I don’t know, it seems fair to me. There is only a two-state identity: either they are spies, or they are not spies. Not really much of a spectrum on which they could fall (although, if one wanted to really get all up in this discussion, one could say that the information they innocently gathered could have been stolen by a third party and used for more malicious purposes, and other such scenarios).

          I think it is true enough to boil the situation down to: do the facts we know about the situation indicate these two men were innocent tourists or malicious intelligence agents?

        • zbeeblebrox says:

          I’ll take “what is a gross misuse of the phrase ‘false dichotomy’ for $1000, Alex”

      • LintMan says:

        To refine #1 a bit:
        1b) Greek govevernment expresses strong issues with game developer producing a game with detailed information of its bases and armaments – information it does not wish to be as freely available and conveniently simulated for potential enemies to use as the game makes it. Two developers of the game take a “vacation” to this country and spend it not on a beach or viewing ancient ruins, but photographing assorted military stuff. Then the government somehow figures out who these guys are, sees them taking military photos, assumes its more research for their game, and decides to “send a message”. So it calls the devs spies (“they’re releasing what we consider secret information!”), lets them sit in jail for 4 months and forces Turkey to kiss their butt to get them released. Their future trial can then use “evidence” from Arma 3 against them if the government cares to push it that far. The message sent: Don’t fuck with us, puny game developer.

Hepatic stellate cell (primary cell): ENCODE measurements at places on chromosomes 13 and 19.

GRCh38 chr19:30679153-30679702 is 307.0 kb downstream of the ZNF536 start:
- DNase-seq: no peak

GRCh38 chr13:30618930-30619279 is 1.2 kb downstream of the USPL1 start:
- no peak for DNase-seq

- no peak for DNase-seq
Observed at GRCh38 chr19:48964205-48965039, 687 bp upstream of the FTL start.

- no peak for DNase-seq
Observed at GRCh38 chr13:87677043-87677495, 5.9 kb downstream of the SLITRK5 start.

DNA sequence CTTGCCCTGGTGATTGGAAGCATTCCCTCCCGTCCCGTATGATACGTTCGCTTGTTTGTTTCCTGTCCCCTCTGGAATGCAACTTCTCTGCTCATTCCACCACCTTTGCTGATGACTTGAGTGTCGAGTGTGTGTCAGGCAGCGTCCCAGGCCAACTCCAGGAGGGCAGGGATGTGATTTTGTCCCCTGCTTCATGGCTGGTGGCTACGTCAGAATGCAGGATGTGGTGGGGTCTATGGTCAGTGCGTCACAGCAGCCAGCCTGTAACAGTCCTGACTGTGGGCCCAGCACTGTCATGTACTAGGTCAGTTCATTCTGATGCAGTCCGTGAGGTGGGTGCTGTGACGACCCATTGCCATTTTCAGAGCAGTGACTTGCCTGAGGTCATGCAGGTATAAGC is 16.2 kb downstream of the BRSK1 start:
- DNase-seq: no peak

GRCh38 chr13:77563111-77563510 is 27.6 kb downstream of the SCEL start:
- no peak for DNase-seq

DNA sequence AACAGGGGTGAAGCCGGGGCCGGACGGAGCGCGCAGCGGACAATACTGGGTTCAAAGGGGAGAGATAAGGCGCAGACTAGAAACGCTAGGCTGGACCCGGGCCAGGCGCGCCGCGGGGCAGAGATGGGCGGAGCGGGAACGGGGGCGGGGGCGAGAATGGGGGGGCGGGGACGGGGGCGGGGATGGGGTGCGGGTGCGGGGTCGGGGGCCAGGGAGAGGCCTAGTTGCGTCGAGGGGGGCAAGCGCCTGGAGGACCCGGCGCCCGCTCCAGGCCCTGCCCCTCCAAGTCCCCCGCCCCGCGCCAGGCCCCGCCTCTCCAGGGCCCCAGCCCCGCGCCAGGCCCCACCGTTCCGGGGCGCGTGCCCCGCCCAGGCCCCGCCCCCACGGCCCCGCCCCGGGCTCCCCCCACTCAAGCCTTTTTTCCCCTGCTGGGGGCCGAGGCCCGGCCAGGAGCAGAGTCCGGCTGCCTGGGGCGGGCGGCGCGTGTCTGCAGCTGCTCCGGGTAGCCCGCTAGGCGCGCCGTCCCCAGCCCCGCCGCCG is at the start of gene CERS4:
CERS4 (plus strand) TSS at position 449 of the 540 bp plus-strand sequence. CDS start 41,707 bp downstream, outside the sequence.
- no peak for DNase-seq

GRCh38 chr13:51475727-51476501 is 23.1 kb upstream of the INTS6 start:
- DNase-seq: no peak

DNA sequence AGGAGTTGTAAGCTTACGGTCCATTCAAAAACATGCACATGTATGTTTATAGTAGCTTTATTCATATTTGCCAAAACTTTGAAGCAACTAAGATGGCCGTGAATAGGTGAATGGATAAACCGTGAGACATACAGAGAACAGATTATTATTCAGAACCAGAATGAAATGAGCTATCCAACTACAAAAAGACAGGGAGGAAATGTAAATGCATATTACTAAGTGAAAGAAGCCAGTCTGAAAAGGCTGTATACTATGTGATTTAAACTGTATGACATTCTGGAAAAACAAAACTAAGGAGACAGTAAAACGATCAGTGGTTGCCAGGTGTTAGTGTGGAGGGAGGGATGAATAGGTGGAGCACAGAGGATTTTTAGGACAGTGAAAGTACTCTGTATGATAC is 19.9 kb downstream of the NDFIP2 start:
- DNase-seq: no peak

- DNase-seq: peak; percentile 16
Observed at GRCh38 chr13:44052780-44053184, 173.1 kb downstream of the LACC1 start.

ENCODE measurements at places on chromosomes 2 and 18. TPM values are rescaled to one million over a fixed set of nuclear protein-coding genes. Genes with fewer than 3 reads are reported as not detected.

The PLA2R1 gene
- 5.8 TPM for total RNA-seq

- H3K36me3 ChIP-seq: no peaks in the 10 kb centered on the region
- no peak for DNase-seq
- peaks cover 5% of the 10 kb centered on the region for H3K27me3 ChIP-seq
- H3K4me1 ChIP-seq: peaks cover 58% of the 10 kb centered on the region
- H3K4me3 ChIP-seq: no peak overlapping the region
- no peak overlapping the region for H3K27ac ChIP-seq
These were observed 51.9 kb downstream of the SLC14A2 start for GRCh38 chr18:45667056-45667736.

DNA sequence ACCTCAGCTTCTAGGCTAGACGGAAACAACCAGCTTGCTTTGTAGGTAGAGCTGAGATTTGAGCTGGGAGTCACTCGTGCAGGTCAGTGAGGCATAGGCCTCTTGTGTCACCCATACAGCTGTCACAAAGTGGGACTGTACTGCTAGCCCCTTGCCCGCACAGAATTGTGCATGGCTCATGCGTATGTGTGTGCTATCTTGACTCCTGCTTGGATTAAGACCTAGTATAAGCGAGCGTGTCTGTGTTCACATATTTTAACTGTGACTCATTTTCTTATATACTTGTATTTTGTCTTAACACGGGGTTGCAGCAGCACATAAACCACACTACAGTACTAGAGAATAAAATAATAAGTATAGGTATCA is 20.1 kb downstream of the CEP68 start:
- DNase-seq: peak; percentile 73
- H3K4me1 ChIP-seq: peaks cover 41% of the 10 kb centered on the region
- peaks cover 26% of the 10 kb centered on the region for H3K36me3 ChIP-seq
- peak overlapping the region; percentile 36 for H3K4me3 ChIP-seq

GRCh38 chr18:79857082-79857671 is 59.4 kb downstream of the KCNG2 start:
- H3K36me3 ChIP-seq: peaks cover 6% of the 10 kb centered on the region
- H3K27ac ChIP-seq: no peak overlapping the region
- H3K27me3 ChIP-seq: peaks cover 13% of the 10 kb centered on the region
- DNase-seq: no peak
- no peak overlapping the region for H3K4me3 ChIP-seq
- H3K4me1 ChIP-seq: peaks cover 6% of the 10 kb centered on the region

• zbeeblebrox says:

      Any country that would use the heads of a WAR GAMES company as spies is run by a bunch of idiots. And even stupid countries have their limits. That’s evidence enough for anyone, honestly.

  18. lordcooper says:

    Great news, it’s about damn time.

  19. db1331 says:

    Obviously, they’ve been turned by the Greek government and are now operating as a terrorist cell.

    /Been watching too much Homeland

    • BlackAlpha says:

      Next up, recently released Bohemia devs make a statement they are happy to be home and are now planning for their next vacation to visit Turkey!

      But in all seriousness, it’s good to hear they got bailed, at least now they can go back home.

  20. salejemaster says:

    Im guessing they aren´t going to be vacationing in greece again any time soon :)

  21. MuscleHorse says:

    First thing I would do is go and take some photographs of those sweet airports.

  22. Ironclad says: